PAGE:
Dr Chuma: Common questions about Food and Vegan Diets
Common questions about Food and Plant-Based Diets
WINE. Why is it not “Vegan”?
Although this may sound like a silly question, many wines are technically not vegan because of how they are processed.
A brief history of wine. The earliest archaeological evidence of wine comes from Jiahu village in central China, almost 10,000 years ago. According to Scientific American, traces of a honey and rice-based wine were found on pottery shards. It’s speculated that it was likely made from a blend of the hawthorn fruit and wild grapes. People in the areas now representing Armenia and Georgia experimented with fermentation of grapes as early as 7,400 years ago. Several cultures throughout history, from the old Egyptian god and lord of wine Shesmu to the Greek god Dionysus (or Bacchus, if you’re Roman) have associated wine with divinity. It’s still used in Catholic mass to this day.
In a 1779 letter to French economist André Morellet, founding father of the U.S. Benjamin Franklin wrote, “Behold the rain which descends from heaven upon our vineyards; there it enters the roots of the vines, to be changed into wine; a constant proof that God loves us, and loves to see us happy.”
The modern wine market is going strong. The total U.S. sales topped $62.7 billion in 2017. At 2.94 gallons per person each year, the U.S. is the largest wine consuming nation by volume. Like any other industry, wine is shaped by consumer trends. Chardonnay and Cabernet Sauvignon are the top 2 favorites, but rosé is fast-growing, with a 59% increase in value in 2017, according to Nielsen data.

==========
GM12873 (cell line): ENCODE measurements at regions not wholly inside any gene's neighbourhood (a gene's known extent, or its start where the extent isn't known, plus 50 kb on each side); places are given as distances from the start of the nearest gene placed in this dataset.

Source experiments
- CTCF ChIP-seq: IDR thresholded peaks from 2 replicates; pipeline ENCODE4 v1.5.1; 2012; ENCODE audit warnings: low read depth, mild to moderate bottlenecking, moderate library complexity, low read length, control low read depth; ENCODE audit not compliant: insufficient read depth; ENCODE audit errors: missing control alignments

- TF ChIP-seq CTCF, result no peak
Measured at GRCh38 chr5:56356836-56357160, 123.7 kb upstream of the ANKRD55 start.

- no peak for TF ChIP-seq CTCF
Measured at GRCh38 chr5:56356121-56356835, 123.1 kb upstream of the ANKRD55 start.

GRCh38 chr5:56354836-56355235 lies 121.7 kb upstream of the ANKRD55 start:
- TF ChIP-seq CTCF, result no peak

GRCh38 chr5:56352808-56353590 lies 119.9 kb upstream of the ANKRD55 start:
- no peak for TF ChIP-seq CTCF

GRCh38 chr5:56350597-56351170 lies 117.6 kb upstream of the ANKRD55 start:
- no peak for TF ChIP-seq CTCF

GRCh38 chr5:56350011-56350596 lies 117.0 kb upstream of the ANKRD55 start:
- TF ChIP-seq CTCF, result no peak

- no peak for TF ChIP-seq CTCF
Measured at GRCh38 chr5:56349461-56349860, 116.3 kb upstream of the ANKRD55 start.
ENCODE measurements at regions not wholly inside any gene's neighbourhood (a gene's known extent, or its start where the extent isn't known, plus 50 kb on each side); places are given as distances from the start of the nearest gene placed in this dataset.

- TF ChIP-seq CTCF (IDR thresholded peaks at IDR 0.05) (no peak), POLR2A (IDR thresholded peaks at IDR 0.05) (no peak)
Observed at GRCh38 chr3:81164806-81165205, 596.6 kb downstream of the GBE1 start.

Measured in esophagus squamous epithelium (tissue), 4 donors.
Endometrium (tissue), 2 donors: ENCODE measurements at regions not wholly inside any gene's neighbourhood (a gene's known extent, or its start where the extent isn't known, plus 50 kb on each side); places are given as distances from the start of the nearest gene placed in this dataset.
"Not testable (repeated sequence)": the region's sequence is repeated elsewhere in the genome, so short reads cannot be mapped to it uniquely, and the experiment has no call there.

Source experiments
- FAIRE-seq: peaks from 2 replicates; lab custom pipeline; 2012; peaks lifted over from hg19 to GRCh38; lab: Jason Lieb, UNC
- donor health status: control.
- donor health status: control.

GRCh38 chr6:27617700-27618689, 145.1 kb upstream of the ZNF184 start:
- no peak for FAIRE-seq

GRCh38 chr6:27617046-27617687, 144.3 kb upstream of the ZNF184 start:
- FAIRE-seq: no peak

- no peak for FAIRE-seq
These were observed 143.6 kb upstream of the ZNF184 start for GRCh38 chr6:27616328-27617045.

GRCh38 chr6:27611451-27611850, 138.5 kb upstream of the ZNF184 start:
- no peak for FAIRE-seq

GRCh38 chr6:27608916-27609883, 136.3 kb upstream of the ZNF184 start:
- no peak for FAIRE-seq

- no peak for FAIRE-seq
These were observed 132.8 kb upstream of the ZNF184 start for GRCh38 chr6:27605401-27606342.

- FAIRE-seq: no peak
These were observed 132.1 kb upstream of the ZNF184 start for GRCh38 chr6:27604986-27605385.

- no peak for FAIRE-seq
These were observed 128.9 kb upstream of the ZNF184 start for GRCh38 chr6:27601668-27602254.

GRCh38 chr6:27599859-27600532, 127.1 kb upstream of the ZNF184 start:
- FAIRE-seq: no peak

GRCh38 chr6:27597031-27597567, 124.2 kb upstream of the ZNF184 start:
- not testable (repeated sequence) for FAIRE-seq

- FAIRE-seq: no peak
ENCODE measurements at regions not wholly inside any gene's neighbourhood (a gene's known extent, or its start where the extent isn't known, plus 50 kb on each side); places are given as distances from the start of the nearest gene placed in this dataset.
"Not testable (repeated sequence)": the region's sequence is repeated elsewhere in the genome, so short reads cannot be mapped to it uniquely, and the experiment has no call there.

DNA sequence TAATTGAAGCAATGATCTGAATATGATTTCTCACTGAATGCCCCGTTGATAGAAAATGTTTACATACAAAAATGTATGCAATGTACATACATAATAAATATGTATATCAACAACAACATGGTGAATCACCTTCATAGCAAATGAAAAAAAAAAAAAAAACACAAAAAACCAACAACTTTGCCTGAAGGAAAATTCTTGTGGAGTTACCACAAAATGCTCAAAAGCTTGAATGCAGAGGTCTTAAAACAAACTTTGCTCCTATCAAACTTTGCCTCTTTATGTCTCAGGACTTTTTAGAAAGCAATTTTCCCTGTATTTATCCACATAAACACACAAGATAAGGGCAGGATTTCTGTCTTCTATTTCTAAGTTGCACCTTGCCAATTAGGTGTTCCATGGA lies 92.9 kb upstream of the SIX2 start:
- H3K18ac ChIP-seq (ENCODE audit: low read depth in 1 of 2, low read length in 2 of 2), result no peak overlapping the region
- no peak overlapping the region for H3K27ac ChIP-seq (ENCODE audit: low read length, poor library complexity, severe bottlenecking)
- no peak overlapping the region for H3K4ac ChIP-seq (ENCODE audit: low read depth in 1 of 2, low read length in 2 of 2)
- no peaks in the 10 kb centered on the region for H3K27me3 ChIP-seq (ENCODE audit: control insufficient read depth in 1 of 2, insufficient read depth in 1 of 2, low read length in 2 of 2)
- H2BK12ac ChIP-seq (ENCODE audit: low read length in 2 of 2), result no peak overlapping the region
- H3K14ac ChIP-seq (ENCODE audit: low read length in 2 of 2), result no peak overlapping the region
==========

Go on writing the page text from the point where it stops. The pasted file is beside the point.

What Makes Wine Not Vegan? At its core, wine seems vegan. It’s just fermented grape juice. But a filtering process known as “fining,” which removes particles that settle to the bottom of the bottle and make wine hazy often uses animal products in the process. Traditional fining agents include gelatin (which comes from animal cartilage), egg whites, milk proteins (casein), isinglass (a kind of gelatin obtained from fish) and the dried swim bladder of fish. There are vegan alternatives, such as kaolin clay, bentonite clay and activated charcoal, but animal-based fining agents are cheaper since they are throw-away byproducts of animal agriculture.
Fining wine is more a matter of customer preference than necessity. In fact, sediment in wine ad to the taste but customers erroneously think it’s a sign of a bad wine. In the industry, these sediments are known as “dregs,” and despite the name, they’re not a bad thing. Dregs are essentially comprised of dead yeast cells, grape solids, tartrates, tannins, and phenolics. Tartrates give the wine a tart flavor and you may have even seen them in the form of red or white crystals on the side of the bottle. There are also sediments known as “gross lees” and “fine lees”. These are produced during the wine making process and they settle to the bottom of the wine barrel or vat. These are completely fine and do not impact on taste or quality at all. Some winemakers leave these in on purpose. There may be other reasons why a vineyard may choose to filter its wine, such as covering a bad harvest.
If you’re avoiding animal products, how can you ensure wine is vegan? It’s not as simple as reading the label.
There are databases like Barnivore, a database of nearly 45,000 alcoholic beverages, that lists vegan-friendly drinks. Or, you can buy from a source that only offers vegan wine. There’s also BevVeg, a law firm that provides vegan certification for food and beverage companies in more than 70 countries. BevVeg also has a free mobile app for both Android and iPhones with a database of over 50,000 wines.
There are at least 64 ingredients that can be added to wine without needing disclosure on the label, ranging from animal-based fining agents to color additives (such as MegaPurple, a grape concentrate added to “color correct” wine), oak chips (to replicate the flavor of aging in an oak wine barrel) and stabilizers.
If you see the BevVeg logo, your wine is vegan
You can see the full article on Dr. Chuma’s Wellness Site
This article originally appeared on Dr. Chuma’s Wellness Site